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It’s Strangely Difficult to Measure Big Explosions

But is it time for a makeover?

Dense smoke rises as fire engines arrive at the blast site after the deadly explosions in Binhai New Area in Tianjin, China. (Imaginechina/Corbis)
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On Thursday morning, sequential explosions at a toxic chemical warehouse in Tianjin, China sent fire into the air. Hundreds are injured, and at least 50 people were killed, reports Andrew Jacobs for The New York Times. But just how big was the blast?

Not the size of the bomb dropped on Hiroshima. It doesn’t even come close to some of the largest non-nuclear explosions in history. But the rumble did trigger the U.S. Geological Survey’s seismometers 100 miles away in Beijing, writes The Guardian’s Amanda Holpuch, registering between 2 and 3 on the Richter scale. Other outlets noted that the blast could even be seen in space.

Nevertheless, at the time of the blast, many were confused about its size. That's a problem, writes Chris Mills for Gizmodo — one that has a lot to do with how scientists measure explosions.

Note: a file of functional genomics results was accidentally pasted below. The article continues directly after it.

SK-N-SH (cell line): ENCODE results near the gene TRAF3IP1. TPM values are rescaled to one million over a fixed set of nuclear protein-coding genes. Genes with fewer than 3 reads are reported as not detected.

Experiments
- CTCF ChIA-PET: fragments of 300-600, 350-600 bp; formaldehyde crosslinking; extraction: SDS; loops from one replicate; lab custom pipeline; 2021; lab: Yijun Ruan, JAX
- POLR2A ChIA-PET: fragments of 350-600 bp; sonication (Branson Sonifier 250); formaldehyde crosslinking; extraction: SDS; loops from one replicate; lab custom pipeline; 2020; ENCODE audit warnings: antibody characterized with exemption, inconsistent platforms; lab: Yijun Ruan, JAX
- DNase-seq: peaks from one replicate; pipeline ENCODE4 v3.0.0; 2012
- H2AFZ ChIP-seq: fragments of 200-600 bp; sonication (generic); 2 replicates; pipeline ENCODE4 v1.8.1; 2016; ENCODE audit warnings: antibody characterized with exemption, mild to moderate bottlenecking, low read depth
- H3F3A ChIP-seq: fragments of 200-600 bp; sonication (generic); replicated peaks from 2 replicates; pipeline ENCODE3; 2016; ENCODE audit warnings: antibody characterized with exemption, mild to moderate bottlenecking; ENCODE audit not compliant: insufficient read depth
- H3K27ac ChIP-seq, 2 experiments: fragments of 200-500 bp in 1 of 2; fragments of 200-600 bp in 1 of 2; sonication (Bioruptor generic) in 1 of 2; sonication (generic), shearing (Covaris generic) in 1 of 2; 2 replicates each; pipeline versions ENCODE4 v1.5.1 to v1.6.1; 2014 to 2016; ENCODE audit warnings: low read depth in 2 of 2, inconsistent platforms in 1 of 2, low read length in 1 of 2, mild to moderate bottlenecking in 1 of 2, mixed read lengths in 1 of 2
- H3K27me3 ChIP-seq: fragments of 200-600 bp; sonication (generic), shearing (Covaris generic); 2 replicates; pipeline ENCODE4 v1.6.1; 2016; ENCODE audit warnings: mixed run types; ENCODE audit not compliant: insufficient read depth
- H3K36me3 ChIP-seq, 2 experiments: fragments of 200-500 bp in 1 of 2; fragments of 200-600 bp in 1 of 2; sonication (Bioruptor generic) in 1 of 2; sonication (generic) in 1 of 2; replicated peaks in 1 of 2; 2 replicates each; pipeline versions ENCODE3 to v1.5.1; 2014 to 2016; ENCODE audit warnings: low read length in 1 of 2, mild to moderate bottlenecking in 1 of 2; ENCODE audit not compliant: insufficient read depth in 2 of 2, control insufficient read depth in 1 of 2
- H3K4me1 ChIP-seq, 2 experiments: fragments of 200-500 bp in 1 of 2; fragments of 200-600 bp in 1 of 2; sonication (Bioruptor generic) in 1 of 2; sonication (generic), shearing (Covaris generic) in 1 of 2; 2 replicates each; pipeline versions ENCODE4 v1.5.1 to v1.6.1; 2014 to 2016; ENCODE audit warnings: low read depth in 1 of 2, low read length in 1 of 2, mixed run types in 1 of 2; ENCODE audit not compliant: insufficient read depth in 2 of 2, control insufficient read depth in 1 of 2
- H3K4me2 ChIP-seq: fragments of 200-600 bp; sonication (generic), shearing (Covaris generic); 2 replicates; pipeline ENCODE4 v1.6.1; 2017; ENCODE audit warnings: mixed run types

Explosions are measured in terms of how much TNT (or trinitrotoluene) you would need to create an explosion of equivalent size. But that's where things get complicated, writes Mills. Here's why: At its core, an explosion is a big chemical reaction that releases energy. But, writes Mills, depending on the quality of TNT, that energy might range from 2000 to 6000 Joules. For the sake of measuring explosions, scientists use a constant 4184 Joules per gram to represent that range.

That's all pretty arbitrary, says Mills. Though he suggests scientists abandon the imperial system of measurement altogether and adopt a standard explosion measurement like Joules instead, a solution doesn't seem likely any time soon.

So how powerful was the explosion when measured in the less-than-perfect terms available to scientists today? The Guardian's Emma Graham-Harrison reports that scientists estimate that the first blast came in around 3 tons of TNT, and the second hit 21 tons of TNT (not kilotons, as some suggested). Comparatively, the nuclear bombs that fell on Hiroshima and Nagasaki were equivalent to 13 and 21 kilotons of TNT.

About Helen Thompson
Helen Thompson

Helen Thompson writes about science and culture for Smithsonian. She's previously written for NPR, National Geographic News, Nature and others.

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